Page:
The very short answer is that the film's director, Anthony DiBlasi has openly stated that he wants the audience to be conflicted over whether what Officer Loren is seeing is real or imagined (and would presumably be very pleased to see that it worked!).
At that end of the film our hero has been subjected to numerous instances of seemingly supernatural events; being attacked by undead creatures, repeatedly scared by people who subsequently disappear. On top of that, she also seems to be suffering from borderline psychosis brought on by stress and lack of sleep.
The fact that she experiences a "moment of clarity" at the end (when she realises that what she thought was a Satanist cult was in fact the HAZMAT team) which would imply that the ghosts were in her own mind, but that's just my opinion.
DC: In the film there are instances of Satanic activity, claustrophobia, and a ton of jump scares – what is it about this movie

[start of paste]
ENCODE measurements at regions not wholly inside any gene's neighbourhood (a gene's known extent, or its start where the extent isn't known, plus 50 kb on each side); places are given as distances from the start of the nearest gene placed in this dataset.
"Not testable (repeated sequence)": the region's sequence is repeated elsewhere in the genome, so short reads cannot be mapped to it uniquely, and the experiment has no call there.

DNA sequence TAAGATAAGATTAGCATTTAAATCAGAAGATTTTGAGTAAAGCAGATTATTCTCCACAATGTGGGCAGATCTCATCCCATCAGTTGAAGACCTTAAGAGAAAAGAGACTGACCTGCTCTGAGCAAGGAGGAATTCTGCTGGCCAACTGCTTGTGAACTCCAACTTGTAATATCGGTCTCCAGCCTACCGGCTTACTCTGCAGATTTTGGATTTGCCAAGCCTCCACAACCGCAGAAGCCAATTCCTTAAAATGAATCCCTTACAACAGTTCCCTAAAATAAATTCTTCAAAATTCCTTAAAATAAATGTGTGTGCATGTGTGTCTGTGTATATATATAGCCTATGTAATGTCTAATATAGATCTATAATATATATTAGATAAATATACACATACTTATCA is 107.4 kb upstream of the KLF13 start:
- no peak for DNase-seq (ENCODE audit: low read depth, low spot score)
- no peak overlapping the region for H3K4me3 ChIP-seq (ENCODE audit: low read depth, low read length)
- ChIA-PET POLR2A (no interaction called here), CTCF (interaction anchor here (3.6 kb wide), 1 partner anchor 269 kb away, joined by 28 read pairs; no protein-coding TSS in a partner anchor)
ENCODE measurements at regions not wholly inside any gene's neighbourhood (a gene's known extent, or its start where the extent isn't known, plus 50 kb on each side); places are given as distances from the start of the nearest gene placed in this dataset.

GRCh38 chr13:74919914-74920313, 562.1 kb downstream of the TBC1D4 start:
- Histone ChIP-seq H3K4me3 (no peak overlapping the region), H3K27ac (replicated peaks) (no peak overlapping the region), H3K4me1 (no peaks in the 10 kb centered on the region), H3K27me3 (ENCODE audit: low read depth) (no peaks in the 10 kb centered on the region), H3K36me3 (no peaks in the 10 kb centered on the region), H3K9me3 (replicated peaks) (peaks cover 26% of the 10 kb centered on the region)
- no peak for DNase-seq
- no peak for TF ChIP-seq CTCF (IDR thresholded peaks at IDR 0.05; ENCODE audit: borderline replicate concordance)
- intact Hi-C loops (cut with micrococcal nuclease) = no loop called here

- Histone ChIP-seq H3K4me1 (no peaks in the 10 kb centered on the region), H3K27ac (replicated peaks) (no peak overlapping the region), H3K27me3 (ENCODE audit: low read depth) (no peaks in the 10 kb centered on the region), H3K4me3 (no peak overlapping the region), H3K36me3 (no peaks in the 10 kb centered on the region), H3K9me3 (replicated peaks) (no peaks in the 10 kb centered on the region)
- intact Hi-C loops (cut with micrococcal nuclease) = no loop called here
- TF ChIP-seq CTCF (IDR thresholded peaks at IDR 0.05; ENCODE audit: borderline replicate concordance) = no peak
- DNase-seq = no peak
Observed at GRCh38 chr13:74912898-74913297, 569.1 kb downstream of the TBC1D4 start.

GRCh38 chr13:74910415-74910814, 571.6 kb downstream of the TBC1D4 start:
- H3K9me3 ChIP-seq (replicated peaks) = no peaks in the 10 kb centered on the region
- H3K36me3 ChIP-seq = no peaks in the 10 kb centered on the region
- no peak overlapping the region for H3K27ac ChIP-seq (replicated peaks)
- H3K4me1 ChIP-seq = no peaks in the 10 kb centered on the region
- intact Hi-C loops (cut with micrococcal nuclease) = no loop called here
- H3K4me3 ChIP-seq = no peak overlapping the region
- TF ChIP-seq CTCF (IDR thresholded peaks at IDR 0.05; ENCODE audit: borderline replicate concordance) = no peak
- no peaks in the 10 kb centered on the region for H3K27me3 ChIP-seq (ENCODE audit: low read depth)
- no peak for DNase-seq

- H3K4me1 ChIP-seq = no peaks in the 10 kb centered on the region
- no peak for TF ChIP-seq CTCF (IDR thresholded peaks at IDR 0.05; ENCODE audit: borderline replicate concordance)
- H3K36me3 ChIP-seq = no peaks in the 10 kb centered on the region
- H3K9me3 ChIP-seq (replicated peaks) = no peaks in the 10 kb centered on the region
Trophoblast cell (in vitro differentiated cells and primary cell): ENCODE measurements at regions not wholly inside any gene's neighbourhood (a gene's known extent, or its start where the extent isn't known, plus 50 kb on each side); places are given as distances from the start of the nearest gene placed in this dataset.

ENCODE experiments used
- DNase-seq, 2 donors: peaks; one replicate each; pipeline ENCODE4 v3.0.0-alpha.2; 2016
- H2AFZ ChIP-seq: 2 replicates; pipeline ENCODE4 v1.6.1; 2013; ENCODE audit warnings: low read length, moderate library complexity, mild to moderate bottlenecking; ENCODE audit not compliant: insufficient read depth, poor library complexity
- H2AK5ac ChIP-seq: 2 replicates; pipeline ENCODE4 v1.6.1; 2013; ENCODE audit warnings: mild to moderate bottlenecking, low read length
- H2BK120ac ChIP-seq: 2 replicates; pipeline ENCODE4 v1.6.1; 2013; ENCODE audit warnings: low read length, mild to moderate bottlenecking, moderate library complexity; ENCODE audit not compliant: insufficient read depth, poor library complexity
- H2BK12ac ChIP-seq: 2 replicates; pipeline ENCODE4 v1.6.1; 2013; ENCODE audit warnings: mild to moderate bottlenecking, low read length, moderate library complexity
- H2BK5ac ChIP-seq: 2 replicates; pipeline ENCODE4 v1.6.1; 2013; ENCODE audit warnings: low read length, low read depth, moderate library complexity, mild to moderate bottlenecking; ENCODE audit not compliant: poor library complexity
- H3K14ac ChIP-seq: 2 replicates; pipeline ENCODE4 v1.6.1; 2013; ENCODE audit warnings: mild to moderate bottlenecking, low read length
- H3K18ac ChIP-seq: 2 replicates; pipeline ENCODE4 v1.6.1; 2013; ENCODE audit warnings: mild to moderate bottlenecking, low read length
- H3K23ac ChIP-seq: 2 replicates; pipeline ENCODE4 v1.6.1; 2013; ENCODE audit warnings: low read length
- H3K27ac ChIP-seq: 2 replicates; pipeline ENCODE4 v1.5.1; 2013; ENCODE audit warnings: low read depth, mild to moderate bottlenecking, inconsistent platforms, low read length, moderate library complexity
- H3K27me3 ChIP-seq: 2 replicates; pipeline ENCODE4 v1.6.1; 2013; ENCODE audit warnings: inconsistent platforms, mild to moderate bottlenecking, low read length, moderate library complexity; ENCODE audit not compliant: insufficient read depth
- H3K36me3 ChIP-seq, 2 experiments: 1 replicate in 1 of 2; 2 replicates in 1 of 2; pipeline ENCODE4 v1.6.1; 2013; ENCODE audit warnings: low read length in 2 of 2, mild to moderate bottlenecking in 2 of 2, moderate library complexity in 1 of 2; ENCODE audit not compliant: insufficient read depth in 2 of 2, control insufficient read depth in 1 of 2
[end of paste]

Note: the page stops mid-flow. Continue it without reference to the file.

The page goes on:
that’s going to scare the crap out of people?
AD: I think the main component of it is that you’ve essentially got one character that takes you on a journey, and you’re in her point
of view through the entire movie, and I think that helps a lot for
viewers to just settle in and experience everything as she does.
Every corner that she lurks around, there’s something waiting for her, and it’s always in her point of view – is it just playing with
her mind, or is this a full-on haunting? It’s a really important
element of the film, just keeping that momentum going for a fresh